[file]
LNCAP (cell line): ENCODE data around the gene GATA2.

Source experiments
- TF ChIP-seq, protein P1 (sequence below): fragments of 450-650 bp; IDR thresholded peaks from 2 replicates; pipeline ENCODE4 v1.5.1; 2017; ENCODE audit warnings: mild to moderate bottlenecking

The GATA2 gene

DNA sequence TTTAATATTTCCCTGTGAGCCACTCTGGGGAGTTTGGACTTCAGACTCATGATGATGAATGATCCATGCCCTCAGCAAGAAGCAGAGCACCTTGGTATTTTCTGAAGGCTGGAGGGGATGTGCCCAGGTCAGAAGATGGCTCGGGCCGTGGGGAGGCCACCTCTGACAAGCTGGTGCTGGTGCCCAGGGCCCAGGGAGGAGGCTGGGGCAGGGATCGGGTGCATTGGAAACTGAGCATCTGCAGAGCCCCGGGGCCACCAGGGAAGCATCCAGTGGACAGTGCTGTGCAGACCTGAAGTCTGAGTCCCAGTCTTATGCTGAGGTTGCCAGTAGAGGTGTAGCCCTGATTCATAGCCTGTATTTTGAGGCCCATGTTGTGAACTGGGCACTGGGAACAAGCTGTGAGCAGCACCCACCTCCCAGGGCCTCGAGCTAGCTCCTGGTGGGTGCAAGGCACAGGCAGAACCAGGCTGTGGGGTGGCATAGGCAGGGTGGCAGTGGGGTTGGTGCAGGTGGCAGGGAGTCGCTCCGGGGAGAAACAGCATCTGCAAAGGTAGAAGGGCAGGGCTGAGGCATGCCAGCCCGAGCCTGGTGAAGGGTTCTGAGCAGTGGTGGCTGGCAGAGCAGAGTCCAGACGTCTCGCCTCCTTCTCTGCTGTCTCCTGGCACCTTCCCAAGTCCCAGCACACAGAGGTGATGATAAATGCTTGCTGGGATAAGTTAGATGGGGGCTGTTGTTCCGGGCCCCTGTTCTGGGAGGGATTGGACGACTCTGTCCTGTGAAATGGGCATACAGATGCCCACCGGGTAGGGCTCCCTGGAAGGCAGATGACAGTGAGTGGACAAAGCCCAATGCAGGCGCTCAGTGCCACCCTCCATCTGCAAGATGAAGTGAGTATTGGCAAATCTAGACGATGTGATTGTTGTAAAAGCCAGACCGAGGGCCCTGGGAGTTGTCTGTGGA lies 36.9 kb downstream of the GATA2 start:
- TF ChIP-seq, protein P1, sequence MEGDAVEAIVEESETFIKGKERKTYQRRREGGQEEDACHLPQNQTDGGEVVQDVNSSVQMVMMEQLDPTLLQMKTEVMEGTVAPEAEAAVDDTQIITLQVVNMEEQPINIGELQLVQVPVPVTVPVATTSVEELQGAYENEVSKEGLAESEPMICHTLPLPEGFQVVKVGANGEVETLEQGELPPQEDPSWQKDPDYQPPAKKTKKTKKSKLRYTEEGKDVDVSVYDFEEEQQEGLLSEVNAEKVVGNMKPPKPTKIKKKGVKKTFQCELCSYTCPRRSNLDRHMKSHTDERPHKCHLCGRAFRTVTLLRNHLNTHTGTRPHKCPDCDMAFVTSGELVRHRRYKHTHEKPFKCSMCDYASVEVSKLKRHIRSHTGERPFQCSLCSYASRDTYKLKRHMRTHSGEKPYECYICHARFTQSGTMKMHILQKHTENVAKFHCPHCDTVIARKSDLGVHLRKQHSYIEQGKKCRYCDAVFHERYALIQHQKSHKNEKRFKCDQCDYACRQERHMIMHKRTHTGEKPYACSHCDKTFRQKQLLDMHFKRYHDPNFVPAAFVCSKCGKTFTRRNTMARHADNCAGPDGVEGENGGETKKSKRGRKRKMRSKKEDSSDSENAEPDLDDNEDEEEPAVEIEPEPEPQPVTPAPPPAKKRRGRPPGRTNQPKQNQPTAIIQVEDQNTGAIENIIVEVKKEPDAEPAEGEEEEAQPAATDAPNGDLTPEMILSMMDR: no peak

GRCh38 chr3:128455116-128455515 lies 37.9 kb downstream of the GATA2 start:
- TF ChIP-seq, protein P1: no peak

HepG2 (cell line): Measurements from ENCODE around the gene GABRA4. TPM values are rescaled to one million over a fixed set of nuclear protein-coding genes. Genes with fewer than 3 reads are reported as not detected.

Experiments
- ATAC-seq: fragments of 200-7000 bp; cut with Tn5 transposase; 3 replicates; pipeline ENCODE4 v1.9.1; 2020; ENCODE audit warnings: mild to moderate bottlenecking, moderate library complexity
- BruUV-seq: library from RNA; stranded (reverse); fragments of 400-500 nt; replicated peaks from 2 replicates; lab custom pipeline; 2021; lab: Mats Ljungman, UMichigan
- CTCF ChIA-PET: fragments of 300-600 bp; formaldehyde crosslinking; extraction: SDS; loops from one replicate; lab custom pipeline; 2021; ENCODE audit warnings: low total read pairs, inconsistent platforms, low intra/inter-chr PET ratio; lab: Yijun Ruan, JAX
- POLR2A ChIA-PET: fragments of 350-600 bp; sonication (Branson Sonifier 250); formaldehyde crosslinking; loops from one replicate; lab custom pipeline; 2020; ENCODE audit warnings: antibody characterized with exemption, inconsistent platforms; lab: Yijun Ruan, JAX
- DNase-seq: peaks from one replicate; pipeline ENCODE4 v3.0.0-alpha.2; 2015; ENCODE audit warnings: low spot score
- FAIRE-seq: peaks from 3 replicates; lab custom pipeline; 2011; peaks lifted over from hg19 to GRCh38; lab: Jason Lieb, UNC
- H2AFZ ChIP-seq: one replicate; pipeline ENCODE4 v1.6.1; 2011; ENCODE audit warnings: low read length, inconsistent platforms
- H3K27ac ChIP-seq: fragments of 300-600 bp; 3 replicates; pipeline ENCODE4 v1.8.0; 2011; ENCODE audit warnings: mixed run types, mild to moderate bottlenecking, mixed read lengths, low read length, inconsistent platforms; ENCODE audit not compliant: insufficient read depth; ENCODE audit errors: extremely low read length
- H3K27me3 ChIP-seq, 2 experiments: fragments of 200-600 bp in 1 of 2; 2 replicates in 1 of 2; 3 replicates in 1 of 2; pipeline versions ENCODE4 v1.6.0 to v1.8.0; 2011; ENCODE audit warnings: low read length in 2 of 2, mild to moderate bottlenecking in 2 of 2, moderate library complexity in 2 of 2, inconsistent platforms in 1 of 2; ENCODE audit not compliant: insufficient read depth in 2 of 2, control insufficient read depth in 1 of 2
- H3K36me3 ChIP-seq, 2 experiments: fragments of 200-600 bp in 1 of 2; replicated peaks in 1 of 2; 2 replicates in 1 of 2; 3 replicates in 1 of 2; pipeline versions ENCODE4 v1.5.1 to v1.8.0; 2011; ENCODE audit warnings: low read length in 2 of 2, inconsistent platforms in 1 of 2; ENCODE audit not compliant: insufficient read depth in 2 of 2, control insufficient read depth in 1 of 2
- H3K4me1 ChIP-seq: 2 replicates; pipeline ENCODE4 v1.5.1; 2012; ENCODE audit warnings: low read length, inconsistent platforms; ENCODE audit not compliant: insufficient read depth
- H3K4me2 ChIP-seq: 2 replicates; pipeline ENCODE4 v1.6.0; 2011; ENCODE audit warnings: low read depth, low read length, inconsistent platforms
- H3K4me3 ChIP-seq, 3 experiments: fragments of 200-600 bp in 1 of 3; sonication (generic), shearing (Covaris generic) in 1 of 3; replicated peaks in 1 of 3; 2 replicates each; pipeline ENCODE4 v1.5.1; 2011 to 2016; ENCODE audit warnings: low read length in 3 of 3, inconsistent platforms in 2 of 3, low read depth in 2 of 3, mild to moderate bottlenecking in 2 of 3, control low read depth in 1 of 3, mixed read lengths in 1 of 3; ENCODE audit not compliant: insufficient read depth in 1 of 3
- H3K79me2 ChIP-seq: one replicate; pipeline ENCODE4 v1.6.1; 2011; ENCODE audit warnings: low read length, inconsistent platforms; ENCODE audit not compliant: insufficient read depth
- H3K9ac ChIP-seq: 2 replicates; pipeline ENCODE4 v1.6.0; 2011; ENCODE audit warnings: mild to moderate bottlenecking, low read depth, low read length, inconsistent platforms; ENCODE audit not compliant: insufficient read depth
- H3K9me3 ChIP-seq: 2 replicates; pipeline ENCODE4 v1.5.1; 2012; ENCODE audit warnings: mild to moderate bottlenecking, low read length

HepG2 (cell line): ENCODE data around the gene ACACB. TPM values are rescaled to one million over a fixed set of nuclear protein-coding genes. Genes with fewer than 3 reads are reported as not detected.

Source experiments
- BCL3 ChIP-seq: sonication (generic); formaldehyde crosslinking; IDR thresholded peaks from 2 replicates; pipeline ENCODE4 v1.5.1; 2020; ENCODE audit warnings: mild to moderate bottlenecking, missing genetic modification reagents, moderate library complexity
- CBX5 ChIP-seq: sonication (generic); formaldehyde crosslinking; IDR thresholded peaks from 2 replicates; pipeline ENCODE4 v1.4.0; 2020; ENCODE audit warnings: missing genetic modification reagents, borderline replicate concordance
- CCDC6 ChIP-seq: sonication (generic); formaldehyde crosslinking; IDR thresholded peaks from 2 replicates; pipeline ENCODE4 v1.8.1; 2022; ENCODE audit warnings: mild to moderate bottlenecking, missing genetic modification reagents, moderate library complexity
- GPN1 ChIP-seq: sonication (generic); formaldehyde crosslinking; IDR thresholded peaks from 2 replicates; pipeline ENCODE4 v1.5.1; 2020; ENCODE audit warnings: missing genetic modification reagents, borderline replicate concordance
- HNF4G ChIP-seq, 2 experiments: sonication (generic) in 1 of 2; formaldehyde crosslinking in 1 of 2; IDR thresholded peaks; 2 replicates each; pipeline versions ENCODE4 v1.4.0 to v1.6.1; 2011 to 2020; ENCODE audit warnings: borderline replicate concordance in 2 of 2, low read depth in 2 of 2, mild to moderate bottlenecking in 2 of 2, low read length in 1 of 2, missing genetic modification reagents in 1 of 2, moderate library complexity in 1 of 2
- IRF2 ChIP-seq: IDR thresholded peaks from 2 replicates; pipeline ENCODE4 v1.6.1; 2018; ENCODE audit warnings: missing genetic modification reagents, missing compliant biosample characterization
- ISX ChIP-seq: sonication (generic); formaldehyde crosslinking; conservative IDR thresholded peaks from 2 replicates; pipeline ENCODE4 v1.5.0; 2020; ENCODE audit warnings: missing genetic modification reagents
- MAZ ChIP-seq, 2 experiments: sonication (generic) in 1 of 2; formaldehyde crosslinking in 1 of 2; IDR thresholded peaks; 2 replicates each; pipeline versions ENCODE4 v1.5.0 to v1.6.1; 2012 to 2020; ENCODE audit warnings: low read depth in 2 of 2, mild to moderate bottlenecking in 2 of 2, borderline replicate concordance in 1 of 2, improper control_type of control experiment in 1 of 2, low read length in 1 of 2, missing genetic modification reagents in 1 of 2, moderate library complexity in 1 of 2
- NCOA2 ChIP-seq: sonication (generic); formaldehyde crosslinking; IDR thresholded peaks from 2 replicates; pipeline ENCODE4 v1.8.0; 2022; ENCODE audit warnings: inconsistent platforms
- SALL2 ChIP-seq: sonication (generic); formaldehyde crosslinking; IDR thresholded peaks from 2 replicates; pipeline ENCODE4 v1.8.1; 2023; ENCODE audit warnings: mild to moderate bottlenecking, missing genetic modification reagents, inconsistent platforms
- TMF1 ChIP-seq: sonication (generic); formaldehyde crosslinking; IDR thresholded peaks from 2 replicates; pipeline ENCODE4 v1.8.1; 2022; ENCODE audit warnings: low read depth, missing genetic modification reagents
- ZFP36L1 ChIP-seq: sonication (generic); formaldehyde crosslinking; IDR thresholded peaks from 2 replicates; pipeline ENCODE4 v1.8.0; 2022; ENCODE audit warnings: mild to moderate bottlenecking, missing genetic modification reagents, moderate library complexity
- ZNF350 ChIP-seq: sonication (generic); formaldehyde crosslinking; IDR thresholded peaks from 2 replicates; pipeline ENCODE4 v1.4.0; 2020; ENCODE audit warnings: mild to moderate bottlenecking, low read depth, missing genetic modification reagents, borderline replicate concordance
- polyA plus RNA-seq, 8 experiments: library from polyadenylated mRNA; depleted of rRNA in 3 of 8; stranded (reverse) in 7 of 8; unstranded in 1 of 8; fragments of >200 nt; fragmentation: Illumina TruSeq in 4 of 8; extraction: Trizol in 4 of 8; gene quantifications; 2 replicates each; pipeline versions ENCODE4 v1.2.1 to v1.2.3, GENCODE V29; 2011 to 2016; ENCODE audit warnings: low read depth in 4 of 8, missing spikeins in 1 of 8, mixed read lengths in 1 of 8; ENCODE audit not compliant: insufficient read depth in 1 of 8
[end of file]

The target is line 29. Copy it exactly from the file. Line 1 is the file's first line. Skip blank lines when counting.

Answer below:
- BCL3 ChIP-seq: sonication (generic); formaldehyde crosslinking; IDR thresholded peaks from 2 replicates; pipeline ENCODE4 v1.5.1; 2020; ENCODE audit warnings: mild to moderate bottlenecking, missing genetic modification reagents, moderate library complexity